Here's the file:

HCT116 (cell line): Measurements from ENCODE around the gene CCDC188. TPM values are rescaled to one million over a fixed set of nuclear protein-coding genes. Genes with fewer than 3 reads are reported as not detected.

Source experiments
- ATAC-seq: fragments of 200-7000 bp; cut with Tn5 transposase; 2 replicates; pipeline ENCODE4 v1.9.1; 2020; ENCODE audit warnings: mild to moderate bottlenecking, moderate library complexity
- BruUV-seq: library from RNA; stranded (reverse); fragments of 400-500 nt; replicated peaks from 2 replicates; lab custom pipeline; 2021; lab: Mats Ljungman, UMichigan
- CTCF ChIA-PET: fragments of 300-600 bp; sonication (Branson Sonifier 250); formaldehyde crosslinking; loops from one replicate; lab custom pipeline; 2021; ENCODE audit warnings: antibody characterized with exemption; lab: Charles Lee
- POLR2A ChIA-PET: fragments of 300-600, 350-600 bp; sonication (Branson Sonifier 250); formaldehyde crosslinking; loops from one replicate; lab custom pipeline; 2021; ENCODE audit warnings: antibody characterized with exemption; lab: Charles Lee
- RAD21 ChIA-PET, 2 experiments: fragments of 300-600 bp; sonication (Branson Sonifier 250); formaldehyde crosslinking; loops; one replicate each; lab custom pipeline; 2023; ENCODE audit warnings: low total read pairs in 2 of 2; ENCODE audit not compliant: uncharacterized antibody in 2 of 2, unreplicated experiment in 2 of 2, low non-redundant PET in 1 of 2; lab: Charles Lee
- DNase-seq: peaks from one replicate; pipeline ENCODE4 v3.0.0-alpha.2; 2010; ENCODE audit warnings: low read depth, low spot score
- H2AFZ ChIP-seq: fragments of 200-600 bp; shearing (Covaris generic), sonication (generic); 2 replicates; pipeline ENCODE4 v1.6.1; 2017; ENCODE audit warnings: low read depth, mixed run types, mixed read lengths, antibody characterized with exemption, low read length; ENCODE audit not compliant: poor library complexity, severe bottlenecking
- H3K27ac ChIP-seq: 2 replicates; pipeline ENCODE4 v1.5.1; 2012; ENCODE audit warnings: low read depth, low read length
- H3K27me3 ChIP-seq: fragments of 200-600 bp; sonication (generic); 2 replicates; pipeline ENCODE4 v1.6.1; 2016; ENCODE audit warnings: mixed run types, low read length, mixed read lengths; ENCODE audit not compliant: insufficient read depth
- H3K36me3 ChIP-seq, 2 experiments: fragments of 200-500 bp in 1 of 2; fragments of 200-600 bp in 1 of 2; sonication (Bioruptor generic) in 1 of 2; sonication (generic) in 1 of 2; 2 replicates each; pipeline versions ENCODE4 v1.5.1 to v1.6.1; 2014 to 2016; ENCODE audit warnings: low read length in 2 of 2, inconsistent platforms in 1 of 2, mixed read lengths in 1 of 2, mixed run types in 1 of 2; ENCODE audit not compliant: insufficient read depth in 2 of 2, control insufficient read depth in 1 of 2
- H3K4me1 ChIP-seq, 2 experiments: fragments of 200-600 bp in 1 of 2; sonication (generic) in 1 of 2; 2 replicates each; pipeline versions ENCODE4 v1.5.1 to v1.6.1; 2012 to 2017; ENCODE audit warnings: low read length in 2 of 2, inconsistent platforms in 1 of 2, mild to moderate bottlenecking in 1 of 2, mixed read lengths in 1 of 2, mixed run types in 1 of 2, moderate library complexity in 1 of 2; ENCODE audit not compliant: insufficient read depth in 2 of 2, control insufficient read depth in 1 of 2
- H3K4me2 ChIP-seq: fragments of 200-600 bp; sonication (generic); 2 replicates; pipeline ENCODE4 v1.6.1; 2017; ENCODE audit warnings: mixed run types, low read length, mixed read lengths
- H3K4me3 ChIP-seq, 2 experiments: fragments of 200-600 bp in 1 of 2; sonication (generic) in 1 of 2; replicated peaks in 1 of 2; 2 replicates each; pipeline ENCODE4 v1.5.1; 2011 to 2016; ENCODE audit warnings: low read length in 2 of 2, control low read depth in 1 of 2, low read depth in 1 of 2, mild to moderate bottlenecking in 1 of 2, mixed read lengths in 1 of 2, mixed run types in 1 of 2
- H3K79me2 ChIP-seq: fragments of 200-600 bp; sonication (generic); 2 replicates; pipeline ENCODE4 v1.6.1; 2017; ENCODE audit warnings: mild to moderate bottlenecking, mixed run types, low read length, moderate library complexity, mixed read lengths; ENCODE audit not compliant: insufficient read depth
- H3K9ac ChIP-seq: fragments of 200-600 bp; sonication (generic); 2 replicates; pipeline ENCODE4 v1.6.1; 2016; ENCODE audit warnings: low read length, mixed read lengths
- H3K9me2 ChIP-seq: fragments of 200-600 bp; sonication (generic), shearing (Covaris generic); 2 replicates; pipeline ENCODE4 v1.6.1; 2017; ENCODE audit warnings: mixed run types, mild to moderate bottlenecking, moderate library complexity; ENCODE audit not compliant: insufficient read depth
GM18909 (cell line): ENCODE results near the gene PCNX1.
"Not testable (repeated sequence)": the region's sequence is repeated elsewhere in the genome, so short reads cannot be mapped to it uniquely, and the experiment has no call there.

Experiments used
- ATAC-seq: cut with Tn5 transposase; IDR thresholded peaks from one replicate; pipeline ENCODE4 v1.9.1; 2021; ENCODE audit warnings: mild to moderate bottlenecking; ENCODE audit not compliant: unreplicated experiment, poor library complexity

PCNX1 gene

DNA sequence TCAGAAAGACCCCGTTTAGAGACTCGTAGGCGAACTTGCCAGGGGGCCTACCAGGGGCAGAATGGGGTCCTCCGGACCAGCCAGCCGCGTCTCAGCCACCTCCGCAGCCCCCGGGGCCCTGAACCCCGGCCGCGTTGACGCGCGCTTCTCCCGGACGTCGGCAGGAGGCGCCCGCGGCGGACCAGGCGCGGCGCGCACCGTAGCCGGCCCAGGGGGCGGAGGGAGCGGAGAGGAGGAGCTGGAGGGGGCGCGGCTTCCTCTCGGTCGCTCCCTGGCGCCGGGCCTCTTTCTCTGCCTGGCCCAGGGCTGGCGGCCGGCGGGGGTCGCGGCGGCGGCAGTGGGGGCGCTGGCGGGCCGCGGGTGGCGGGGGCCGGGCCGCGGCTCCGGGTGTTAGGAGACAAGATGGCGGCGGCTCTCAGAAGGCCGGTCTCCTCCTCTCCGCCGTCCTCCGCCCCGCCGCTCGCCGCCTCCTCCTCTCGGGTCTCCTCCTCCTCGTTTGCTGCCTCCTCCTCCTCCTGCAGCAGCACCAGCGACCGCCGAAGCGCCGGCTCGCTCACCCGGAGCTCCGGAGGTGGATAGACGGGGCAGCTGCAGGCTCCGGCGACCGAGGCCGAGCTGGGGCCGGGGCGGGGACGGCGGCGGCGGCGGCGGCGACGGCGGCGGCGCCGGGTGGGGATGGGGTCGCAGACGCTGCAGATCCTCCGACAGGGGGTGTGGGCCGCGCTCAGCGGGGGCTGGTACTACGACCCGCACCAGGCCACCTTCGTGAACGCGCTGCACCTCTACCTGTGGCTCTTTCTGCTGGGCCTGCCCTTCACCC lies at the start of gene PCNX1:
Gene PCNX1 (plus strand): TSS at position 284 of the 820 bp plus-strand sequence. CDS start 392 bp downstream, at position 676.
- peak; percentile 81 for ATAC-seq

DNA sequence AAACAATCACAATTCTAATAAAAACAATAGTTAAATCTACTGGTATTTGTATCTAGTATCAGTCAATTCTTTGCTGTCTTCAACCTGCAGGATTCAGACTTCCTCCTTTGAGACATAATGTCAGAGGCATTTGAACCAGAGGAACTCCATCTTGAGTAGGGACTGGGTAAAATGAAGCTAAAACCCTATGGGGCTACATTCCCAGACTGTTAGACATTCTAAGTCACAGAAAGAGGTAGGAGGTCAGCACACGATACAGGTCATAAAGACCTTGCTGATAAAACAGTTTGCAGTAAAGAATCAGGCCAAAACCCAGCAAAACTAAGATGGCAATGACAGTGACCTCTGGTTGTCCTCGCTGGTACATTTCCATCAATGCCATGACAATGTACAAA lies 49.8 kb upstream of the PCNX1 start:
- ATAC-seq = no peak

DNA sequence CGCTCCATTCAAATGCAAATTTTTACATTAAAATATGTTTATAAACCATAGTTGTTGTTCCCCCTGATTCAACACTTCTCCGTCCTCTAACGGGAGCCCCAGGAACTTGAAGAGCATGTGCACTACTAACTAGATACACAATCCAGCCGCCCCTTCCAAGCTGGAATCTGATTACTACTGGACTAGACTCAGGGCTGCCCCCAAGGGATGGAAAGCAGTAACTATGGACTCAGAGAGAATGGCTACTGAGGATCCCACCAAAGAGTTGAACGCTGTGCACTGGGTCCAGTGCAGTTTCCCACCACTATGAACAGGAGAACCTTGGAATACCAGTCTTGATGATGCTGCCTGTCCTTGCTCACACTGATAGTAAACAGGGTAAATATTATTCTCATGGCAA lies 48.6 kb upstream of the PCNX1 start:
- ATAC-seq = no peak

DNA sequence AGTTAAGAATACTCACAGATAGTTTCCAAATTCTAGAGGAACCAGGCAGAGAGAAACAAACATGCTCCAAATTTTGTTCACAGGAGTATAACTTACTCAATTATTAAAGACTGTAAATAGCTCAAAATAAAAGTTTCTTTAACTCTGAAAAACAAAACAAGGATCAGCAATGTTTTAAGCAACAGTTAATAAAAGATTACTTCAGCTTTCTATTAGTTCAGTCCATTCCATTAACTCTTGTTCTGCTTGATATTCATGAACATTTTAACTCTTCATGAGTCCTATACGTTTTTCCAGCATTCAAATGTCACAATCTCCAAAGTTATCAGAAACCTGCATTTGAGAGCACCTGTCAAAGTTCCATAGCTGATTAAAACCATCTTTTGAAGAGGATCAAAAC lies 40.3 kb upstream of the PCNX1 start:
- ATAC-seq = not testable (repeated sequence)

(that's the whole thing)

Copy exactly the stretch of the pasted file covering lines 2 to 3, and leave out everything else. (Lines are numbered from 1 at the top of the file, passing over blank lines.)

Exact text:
Source experiments
- ATAC-seq: fragments of 200-7000 bp; cut with Tn5 transposase; 2 replicates; pipeline ENCODE4 v1.9.1; 2020; ENCODE audit warnings: mild to moderate bottlenecking, moderate library complexity